Addiction Linked to Lack of Social Awareness
By: Kamran Shah, Inquisitr
A new study has claimed that adolescents addicted to alcohol and other kinds of substance abuse have a distinctively low awareness of other people. The study published recently in the Journal of Child and Adolescent Substance Abuse also claims that addiction-specific behavior in adolescents is characterized by a general disinclination towards volunteering for other people.
Developmental psychologist Dr. Maria Pagano has been working with her team of researchers from the Case Western Reserve University School of Medicine. She has uncovered a key “dose-response” link between substance use and sensitivity to others.
“The addict is like a tornado running through the lives of others. This is part of the illness. People must understand that the illness has a low awareness of others component that must be addressed.”
The study was designed to consider the relationship between the severity of the addiction in adolescents and their general regard for others. It employed nearly 600 adolescents from a county high school and an Ohio-based residential treatment facility, correlating statistical data on age, gender, and location obtained from these groups. The information was used to study other behavioral patterns of the group that were more relevant to the understanding of their overall ownership of actions particularly in context of their communities.
The findings mapped out a dose-response relationship between severe addiction and the enhanced likelihood of driving under the influence or DUI as well as performing unprotected sex. Dr. Pagano and her team concluded that alcoholics and drug addicts are continuously overcome by a near absence of awareness regarding their actions and their subsequent influence on those around them. More importantly, the study has singled out volunteerism as a key occupation that can enhance the social awareness of younger populations and strengthen their perspective on the world.
According to recent World Health Organization statistics, the abuse of alcohol results in over 3 million deaths annually. It also reveals that, on average, every person aged 15-years or above consumes up to seven liters of alcohol every year. In addition, over 15 million people are said to have drug use disorders while injection-related drug abuse has been reported in nearly 150 countries around the world.
Similarly, according to Center for Disease Control and Prevention (CDC), more people died in the United States from drug overdoses in 2014 alone than in any other year previously. It also lists alcohol as the most frequently used and abused drug among younger populations of the United States. Recently, fresh CDC opioid guidelines have also been announced to address the soaring incidence of opioid addiction in the United States.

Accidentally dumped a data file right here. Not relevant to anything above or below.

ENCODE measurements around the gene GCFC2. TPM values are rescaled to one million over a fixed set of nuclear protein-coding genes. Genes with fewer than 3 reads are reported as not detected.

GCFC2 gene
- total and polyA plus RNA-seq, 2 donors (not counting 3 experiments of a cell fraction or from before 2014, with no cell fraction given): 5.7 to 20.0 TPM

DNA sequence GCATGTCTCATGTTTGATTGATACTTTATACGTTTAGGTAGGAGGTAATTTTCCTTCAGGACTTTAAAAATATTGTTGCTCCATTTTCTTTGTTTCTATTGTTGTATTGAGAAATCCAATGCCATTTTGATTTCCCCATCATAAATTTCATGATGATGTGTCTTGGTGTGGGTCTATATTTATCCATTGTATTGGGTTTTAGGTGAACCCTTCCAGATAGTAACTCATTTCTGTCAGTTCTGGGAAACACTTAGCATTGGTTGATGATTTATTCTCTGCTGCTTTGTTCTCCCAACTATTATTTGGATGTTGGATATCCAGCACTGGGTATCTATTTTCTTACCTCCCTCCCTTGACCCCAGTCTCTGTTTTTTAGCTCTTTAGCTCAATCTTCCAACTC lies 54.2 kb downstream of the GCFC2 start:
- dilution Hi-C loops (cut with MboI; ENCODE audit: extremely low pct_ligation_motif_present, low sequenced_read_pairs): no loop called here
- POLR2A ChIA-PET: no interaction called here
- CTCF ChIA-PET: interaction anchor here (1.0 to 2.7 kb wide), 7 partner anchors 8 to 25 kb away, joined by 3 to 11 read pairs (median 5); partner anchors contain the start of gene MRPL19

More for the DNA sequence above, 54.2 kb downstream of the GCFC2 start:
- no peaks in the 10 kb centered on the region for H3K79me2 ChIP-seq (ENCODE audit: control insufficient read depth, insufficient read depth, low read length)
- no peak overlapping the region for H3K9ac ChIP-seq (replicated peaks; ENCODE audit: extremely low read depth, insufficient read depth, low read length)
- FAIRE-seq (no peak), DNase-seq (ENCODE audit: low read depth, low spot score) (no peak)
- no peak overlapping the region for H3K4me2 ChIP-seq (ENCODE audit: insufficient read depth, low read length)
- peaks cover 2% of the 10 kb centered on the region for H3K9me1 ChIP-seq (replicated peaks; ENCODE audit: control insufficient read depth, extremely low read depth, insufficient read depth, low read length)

Recently, U.S. president Barack Obama, while addressing the drug abuse summit in Atlanta, reiterated his country’s resolve to curb heroin and prescription opioid addiction by introducing tangible and far-reaching prevention and treatment measures. He emphasized that drug abuse was more of a public health problem than a criminal problem and urged that a shift in approach was paramount.
“For too long we’ve viewed drug addiction through the lens of criminal justice. The most important thing to do is reduce demand. And the only way to do that is to provide treatment to see it as a public health problem and not a criminal problem. My hope is that it provides a greater spotlight to help solve this problem”
Meanwhile, Dr. Pagano’s work has offered far reaching insights into this challenging territory. She and her team aim to further examine how community works and generally volunteering for others could enhance the people-oriented awareness of adolescent populations that may be susceptible to drug and alcohol abuse.
Case Western Reserve University is a private research university in Cleveland, Ohio. It was established by the federation of Case Institute of Technology and Western Reserve University in 1967.
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Image: Laura Smith, American Teen